County commissioners approved $500,000 for detention officer overtime pay Tuesday, temporarily fixing a budget issue that’s been a problem since 2011.
Detention officers at the county jail began working mandatory overtime starting in 2011 because of staffing shortages at the jail.
Those shortages have rolled over into 2013.
“Currently, we have over 50 vacant positions that remain unfiled,” said Sheriff Susan Pamerleau.
In order for remaining officers to receive payment for overtime hours worked, the county commissioners have to specifically allocate funding.
The latest round of funding ran out on Jan. 15, forcing Pamerleau to go before the commissioners and ask for more.
The $500,000 is expected to pay for officer overtime through Feb. 26, by which time Pamerleau expects to have the problem under control.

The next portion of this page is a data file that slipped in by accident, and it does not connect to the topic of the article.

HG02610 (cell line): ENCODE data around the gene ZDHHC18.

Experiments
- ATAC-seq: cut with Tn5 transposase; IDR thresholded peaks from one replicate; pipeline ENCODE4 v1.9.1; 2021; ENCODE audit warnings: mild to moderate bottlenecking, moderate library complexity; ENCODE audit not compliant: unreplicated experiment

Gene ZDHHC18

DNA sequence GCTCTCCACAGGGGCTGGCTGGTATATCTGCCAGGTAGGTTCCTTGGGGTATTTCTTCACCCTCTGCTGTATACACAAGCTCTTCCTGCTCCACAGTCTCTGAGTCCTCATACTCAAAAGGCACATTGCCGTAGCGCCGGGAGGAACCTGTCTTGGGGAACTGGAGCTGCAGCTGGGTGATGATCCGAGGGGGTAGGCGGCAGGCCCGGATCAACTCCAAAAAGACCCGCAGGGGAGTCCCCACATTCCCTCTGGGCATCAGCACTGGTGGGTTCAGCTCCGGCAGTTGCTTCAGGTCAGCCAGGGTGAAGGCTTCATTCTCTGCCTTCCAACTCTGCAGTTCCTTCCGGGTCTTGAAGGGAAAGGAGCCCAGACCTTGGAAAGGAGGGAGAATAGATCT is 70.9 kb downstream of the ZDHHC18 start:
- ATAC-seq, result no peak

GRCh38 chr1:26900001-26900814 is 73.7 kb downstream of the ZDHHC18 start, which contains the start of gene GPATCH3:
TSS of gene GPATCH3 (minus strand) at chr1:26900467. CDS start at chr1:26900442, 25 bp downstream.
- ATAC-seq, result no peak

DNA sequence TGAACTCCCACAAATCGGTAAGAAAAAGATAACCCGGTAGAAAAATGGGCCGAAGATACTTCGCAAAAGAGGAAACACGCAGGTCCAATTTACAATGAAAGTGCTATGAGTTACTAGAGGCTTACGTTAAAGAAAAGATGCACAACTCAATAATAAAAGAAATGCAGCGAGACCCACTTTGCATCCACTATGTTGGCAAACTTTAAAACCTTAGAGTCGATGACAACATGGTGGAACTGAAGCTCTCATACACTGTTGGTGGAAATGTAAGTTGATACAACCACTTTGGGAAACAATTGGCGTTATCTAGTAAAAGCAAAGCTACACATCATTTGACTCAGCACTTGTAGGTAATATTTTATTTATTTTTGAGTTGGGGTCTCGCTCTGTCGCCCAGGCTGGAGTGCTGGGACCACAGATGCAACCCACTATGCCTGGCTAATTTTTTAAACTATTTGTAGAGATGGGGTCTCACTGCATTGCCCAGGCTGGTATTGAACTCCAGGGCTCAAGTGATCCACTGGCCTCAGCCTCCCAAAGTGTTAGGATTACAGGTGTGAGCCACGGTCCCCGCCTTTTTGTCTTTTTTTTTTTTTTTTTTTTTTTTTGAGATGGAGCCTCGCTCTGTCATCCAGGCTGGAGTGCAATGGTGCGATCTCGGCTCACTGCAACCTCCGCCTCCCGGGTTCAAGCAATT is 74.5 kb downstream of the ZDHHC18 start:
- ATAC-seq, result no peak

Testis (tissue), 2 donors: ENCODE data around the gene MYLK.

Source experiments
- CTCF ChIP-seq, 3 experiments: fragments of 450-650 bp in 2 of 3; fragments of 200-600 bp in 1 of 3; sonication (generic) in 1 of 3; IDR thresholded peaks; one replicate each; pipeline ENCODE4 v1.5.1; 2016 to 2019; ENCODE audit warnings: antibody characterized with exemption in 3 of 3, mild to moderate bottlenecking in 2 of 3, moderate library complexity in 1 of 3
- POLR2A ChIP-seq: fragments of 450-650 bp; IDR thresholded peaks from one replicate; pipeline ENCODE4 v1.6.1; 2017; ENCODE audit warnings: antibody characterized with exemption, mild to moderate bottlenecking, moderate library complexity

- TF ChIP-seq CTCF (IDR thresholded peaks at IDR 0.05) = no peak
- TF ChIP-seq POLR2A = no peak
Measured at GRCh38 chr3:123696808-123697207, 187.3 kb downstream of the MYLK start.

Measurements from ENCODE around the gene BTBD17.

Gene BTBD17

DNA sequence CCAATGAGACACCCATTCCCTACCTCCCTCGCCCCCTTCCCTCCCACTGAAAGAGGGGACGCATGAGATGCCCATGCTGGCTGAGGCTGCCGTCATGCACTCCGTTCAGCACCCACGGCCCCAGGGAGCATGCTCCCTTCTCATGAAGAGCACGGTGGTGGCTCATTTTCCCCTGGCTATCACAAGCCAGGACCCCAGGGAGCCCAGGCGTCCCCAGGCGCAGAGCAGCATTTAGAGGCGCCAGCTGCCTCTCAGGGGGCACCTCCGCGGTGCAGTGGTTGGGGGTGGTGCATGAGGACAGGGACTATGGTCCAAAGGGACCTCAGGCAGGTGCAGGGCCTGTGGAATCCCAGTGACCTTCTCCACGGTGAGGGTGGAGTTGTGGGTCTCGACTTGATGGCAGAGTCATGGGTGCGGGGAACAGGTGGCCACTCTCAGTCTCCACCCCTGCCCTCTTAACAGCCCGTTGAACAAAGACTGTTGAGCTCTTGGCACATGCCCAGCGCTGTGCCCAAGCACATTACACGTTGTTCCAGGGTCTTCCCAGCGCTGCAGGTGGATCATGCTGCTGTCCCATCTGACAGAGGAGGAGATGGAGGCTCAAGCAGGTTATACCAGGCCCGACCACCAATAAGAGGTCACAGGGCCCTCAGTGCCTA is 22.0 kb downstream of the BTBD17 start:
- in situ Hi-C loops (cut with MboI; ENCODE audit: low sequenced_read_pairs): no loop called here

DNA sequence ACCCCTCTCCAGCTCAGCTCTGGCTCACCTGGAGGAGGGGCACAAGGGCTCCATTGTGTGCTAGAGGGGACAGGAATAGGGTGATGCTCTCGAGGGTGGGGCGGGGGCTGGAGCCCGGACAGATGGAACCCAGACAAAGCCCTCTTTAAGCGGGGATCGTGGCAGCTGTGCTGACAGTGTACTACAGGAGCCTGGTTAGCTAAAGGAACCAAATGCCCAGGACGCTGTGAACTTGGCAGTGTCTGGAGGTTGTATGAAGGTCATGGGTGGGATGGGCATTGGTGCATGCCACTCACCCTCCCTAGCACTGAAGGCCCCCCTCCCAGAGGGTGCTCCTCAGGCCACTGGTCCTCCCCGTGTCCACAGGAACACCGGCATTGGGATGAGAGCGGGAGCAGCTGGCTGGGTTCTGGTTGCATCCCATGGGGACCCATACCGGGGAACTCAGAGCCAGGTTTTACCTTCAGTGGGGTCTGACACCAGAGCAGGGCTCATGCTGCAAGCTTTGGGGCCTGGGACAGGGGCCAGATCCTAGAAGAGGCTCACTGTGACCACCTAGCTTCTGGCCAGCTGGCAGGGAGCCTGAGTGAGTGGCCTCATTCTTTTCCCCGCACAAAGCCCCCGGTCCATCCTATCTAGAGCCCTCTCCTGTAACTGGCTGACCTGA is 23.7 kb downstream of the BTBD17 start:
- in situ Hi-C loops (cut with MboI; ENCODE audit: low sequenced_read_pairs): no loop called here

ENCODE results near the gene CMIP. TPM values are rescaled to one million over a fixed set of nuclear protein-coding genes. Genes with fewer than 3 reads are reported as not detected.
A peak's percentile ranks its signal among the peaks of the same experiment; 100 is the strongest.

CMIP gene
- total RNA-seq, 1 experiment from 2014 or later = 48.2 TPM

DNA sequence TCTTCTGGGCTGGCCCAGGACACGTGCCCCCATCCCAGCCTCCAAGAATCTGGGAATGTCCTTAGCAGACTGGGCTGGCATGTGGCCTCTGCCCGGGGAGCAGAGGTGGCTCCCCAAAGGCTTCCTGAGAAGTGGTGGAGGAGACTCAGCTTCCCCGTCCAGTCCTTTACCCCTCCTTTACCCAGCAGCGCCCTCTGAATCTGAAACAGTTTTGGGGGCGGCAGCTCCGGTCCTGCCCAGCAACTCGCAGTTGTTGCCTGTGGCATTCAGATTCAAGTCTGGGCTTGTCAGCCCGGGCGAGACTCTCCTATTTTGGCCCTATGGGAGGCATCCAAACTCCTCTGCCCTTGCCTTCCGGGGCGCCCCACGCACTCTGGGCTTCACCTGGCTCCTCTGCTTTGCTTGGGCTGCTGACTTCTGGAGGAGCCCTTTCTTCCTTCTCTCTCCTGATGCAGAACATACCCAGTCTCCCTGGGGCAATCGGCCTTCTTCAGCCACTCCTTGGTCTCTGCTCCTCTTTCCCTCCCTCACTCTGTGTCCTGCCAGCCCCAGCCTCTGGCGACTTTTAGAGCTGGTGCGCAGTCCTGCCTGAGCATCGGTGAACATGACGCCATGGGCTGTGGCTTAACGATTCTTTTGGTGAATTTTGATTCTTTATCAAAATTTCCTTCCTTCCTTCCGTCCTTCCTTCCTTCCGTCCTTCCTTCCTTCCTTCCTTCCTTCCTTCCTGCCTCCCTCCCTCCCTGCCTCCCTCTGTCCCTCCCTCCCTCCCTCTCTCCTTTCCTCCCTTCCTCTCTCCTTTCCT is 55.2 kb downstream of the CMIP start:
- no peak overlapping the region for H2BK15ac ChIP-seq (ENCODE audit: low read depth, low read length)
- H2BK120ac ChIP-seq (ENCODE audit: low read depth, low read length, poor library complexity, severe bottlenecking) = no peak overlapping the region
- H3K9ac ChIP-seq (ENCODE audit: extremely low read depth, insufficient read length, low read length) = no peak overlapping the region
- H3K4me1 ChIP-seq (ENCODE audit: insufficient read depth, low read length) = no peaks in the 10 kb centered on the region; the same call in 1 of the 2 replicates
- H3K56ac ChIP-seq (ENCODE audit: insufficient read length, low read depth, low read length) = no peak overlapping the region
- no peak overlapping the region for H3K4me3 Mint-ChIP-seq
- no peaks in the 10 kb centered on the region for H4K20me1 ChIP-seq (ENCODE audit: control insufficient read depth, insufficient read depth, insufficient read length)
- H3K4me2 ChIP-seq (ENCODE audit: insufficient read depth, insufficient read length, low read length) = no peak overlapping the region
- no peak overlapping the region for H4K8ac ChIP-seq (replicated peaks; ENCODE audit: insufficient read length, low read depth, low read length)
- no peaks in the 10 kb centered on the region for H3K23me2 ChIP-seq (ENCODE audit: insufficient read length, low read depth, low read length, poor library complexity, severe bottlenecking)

“This is a temporary solution,” Pamerleau said. “However, this will allow us a little bit of time to begin to implement long term solutions so this problem does not continually arise.”
Pamerleau wants to improve recruiting measures and hire a jail administrator as part of those long-term solutions.
In the meantime, an academy class of 20 detention officers will graduate this week, helping to fill some of the remaining spots.
Part-time officers, as well as a few that have come out of retirement, will also help, according to Pamerleau.
She also said a study is underway to determine exactly how many officers the jail needs to properly function.
That has been an item of contention in years past between former Sheriff’s administrations and the county commissioners.
Pamerleau didn’t say what she expects that number to be, but members of the Deputy Sheriff’s Association said they expect it to rise.
That would mean even more positions would need to be filled.